* Union ends walkout after winning one-off payment
* Wage talks cast shadow on troubled platinum belt
* Union threaten to halt production at VW plant
(Adds details on labour tensions, threat to VW plant)
By Agnieszka Flak
JOHANNESBURG, May 24 Striking South African
workers at a chrome mine owned by German chemicals group Lanxess
have signed a deal to end a week-long illegal walkout,
after winning a one-off payment from the latest company to give
in to militant labour pressure.
The dispute at the mine in Rustenburg, 120 km (70 miles)
northwest of Johannesburg, added to long-running friction in the
so-called platinum belt that has caused mining production to
slow, raised concerns about Africa's largest economy and sent
the rand to four-year lows.
"All parties agreed on a one-off performance payment,"
Lanxess said in a statement on Friday. "Employees are expected
to resume work on Monday."
An offer by platinum producer Lonmin to
give overall pay increases of up to 22 percent to end more than
five weeks of crippling and bloody industrial action last year
prompted similar wildcat strikes across the sector and beyond.
The Rustenburg area, home to 80 percent of known global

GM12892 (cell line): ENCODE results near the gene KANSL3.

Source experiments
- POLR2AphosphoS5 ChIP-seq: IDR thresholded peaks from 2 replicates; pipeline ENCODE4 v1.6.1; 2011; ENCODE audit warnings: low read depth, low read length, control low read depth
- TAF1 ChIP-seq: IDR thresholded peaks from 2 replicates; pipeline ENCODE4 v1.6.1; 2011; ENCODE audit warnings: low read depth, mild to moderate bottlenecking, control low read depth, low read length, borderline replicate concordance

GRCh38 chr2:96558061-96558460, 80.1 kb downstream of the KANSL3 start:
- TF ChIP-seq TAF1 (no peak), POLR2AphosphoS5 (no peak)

platinum reserves, has become the flashpoint of violent labour
strife and a turf war between the politically connected National
Union of Mineworkers (NUM) and the militant Association of
Mineworkers and Construction Union (AMCU).
More than 50 people have been killed in labour violence
since last year while several major platinum and gold mines have
had to suspend operations due to wildcat strikes.
Labour leaders have threatened more strikes to protest
against plans by the world's largest producer of the white
metal, Anglo American Platinum, to cut 6,000 mining
jobs. The figure is less than half the 14,000 the company
The company began on Friday the formal and lengthy lay-off
process, which included talks coordinated by South Africa's
industrial arbitration body, the Commission for Conciliation
Mediation and Arbitration (CCMA).
Upcoming wage talks across the economy are expected to be
tough given inflation, rising worker militancy, shrinking
company margins and sharply falling commodity prices.
Employers blame an uncompetitive, low-skill, high-wage
economy with restrictive labour laws for keeping unemployment
high. Since 2000, real after-inflation wages in South Africa
have risen 53 percent, while productivity has fallen 41 percent.
The NUM has demanded wage hikes of up to 60 percent from
gold and coal employers, well above the inflation rate of about
President Jacob Zuma's ruling African National Congress
(ANC) has been in a long-standing governing alliance with labour
groups such as NUM, with cabinet members this week attacking
AMCU for poaching members from its labour ally.
In a separate labour dispute, the National Union of Metal
Workers of South Africa (NUMSA) on Friday threatened to "halt
production" at a Volkswagen factory to protest
against the dismissal of it its members.
NUMSA, also part of a labour federation that supports the
ANC, has demanded a 20 percent pay hike for its workers at
state power utility Eskom.
(Additonal reporting by Tiisetso Motsoeneng; Editing by Jon
Herskovitz and Mark Potter)